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Strength to care for people and their dental needs

Hon Jim Anderton


Progressive Party leader

9 October 2008 Media Advisory


Strength to care for people and their dental needs

Affordable dental care needs to be brought into the public health system, the way doctors' visits and prescriptions have, Progressive Party leader Jim Anderton said today.

Jim Anderton launched the Progressive Party's affordable dental care policy in Auckland this morning.

He pledged that the Progressive Party would put access to dental care as a crucial part of its support for a Labour-led Government.

"I'm proud to be part of a Government that has rolled out cheaper primary healthcare for New Zealanders, starting with our most vulnerable, and this affordable dental care policy is part of that.

"We would like to see a policy phased in over the next five years - similar to the roll-out of cheaper doctors' visits. Those population groups in greatest need would get assistance first."

Jim Anderton said people found it hard to deal with the cost of dental care, particularly those on low or fixed incomes.

"The checkups alone can be $180. If you need any work on top of that, you're looking at $400, maybe even thousands of dollars more – how do you afford that when you don't have much income?"

He said neglected teeth and gums were a sleeping problem for New Zealand's healthcare system, and it needed to be addressed.

"I've been told that people are queuing up from 5am for free basic dental care at hospitals, and even then, they find it hard to get very serious dental problems looked after."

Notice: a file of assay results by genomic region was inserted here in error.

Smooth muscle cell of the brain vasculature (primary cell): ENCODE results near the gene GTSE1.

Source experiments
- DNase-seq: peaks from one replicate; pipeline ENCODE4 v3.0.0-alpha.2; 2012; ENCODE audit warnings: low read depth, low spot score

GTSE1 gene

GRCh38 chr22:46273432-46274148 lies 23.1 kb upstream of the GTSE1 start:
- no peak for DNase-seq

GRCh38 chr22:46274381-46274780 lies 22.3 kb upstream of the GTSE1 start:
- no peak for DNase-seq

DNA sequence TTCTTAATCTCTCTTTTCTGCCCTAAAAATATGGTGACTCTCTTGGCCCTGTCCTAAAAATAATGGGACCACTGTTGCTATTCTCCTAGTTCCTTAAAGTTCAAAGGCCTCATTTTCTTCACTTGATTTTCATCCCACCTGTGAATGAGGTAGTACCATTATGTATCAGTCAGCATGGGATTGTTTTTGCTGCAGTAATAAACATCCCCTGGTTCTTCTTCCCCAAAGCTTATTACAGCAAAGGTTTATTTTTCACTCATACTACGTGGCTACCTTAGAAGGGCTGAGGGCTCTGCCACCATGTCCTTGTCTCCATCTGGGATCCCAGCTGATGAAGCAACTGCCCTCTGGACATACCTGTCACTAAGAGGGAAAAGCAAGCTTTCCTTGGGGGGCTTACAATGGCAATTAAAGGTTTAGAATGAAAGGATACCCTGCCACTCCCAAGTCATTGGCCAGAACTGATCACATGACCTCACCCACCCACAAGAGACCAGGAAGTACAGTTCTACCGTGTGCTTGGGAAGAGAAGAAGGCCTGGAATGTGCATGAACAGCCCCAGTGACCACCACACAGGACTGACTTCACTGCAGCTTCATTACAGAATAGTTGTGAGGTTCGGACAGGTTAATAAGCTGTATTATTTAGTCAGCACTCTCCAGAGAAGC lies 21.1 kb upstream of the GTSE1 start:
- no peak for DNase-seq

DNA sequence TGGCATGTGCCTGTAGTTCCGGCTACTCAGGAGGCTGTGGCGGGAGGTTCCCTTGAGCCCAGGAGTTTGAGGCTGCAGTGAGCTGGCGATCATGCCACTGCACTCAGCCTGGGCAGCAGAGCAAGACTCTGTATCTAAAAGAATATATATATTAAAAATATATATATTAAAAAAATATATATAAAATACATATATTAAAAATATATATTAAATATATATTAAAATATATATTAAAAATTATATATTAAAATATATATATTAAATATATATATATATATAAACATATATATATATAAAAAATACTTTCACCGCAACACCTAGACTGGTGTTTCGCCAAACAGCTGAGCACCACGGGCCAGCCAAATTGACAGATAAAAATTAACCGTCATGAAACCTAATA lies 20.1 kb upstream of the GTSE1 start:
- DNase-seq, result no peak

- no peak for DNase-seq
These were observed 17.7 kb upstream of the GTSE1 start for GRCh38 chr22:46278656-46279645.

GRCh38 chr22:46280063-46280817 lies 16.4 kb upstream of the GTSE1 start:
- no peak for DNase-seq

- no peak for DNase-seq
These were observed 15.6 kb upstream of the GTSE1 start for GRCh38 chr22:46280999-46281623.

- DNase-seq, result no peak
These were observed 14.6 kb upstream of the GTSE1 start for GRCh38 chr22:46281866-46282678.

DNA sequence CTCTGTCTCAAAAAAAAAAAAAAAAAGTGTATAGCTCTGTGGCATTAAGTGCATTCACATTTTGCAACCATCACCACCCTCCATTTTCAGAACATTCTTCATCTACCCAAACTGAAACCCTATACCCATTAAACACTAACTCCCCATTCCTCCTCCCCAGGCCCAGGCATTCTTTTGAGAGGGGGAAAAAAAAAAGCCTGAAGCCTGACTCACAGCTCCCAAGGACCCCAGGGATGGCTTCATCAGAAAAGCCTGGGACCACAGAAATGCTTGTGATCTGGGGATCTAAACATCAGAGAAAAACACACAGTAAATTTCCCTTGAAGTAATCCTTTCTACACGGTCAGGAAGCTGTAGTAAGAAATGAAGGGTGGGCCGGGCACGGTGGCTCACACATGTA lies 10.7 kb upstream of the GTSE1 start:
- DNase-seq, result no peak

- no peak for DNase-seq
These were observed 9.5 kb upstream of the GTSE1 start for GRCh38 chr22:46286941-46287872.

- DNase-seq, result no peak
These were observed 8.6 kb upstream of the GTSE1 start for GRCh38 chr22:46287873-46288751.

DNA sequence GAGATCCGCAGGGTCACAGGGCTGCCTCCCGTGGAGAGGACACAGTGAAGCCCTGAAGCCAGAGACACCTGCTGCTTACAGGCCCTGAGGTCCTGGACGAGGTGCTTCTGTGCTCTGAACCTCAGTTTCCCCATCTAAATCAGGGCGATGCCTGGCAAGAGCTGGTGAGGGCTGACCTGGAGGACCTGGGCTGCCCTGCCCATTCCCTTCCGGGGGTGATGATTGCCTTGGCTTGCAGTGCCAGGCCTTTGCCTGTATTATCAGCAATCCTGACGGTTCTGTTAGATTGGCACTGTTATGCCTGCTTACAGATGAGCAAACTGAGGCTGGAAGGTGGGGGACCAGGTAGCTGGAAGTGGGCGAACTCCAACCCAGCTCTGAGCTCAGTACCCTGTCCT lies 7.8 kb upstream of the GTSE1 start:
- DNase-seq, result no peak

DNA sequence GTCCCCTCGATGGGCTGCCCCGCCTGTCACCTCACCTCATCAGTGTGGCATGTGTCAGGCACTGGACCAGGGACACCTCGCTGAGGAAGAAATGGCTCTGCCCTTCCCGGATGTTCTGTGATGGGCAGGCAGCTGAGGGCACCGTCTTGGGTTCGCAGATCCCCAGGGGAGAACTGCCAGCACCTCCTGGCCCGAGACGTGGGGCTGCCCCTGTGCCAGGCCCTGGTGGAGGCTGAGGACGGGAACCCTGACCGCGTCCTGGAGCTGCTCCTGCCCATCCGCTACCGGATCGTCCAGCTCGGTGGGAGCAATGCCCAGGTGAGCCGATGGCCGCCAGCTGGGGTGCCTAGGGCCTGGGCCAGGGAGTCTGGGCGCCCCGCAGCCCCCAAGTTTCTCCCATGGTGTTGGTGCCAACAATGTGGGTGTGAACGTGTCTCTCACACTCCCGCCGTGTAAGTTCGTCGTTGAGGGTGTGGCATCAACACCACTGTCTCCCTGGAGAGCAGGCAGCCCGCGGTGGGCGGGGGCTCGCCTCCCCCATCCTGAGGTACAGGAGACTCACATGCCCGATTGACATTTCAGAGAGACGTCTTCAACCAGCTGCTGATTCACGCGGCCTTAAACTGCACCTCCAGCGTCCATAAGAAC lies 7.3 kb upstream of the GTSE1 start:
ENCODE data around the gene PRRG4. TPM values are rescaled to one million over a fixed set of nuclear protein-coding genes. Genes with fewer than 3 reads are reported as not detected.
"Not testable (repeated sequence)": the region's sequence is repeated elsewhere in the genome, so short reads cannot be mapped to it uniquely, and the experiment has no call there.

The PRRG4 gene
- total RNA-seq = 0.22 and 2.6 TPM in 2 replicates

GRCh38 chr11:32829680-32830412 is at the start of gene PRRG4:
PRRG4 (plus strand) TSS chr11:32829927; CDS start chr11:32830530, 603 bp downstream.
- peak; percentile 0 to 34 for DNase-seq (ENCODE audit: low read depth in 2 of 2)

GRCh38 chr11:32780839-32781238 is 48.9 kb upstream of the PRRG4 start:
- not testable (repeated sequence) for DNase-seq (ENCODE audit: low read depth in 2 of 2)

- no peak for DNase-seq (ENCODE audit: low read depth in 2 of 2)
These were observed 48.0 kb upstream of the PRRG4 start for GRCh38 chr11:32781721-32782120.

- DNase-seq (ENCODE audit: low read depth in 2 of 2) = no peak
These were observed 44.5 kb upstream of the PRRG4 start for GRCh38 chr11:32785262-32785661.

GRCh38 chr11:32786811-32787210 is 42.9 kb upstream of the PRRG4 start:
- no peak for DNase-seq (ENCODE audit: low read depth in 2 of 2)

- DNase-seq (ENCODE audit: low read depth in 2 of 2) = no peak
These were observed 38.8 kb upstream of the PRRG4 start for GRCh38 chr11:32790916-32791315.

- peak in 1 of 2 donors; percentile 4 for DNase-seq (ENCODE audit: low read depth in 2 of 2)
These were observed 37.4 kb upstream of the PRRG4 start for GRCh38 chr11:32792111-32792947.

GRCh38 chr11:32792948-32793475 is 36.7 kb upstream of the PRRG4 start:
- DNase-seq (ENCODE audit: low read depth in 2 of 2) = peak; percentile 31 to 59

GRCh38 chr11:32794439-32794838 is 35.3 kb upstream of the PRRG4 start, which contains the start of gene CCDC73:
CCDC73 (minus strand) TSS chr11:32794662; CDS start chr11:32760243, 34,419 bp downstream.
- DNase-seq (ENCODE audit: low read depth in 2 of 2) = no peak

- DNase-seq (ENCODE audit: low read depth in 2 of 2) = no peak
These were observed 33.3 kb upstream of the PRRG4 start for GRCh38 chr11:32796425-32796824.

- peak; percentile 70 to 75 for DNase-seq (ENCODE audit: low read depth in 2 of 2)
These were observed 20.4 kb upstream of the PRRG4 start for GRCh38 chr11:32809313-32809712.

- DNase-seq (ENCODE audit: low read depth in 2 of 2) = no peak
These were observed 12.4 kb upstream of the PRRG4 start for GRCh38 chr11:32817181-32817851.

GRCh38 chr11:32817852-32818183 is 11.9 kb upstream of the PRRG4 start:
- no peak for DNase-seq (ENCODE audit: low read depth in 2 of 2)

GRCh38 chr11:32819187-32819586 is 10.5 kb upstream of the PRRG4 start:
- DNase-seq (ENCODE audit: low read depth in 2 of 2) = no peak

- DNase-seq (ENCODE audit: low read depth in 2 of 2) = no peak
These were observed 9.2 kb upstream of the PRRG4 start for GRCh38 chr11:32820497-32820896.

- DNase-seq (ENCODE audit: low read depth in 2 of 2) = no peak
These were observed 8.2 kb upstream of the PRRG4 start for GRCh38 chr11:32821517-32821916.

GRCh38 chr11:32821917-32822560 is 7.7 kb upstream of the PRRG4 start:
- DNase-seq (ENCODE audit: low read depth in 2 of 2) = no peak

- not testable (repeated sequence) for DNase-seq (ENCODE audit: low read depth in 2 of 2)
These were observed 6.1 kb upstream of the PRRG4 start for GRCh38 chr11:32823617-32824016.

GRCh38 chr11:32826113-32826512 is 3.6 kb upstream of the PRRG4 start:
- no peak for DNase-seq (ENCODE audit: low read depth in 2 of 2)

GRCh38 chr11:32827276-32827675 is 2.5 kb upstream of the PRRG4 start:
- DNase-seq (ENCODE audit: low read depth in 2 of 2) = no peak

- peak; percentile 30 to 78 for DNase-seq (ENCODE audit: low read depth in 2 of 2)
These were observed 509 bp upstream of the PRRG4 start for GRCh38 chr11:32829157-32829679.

Jim Anderton said the Progressive Party would work with industry and researchers to develop the mechanism that will best improve access to dental care.

The objectives of the funding mechanism will be:
•Cheaper access for patients;
•Minimising the expense to taxpayers;
•Ensuring dental care professionals (from dental therapists and dentists, to
surgeons and orthodontists) have incentives to enter and stay in the
profession, providing the care needed.

Jim Anderton said the Progressive Party's preferred option would be a straight subsidy for a visit.

"This would work in a similar way to subsidised doctors’ visits. Some doctors provide free, or nearly free, consultations paid for by the subsidy from the government. Other doctors charge a top-up fee.

"At first, subsidy levels could increase according to need, so that full subsidies were made available to those least able to afford care they need. As the scheme was rolled out, the level of subsidy would increase for others, so that the cost of dental care began to come down for everyone."

He said there were other options, such as: the increased use of dental therapists; community dental facilities, funded by government, supervised by professionals,; and potentially an insurance scheme.

One characteristic of dental care is that your need tends to vary at different times in your life. Young people, and older people tend to have higher demand than working age people.

The actuarial predictability of people’s demand for dental care lends itself to an insurance scheme. New Zealanders could pay in, with the government providing subsidies according to your ability to pay, and the insurance provider setting rules about eligibility and coverage. ACC is already well equipped to do this.

Policy document available at http://www.progressive.org.nz/default.aspx?page=policy


ENDS

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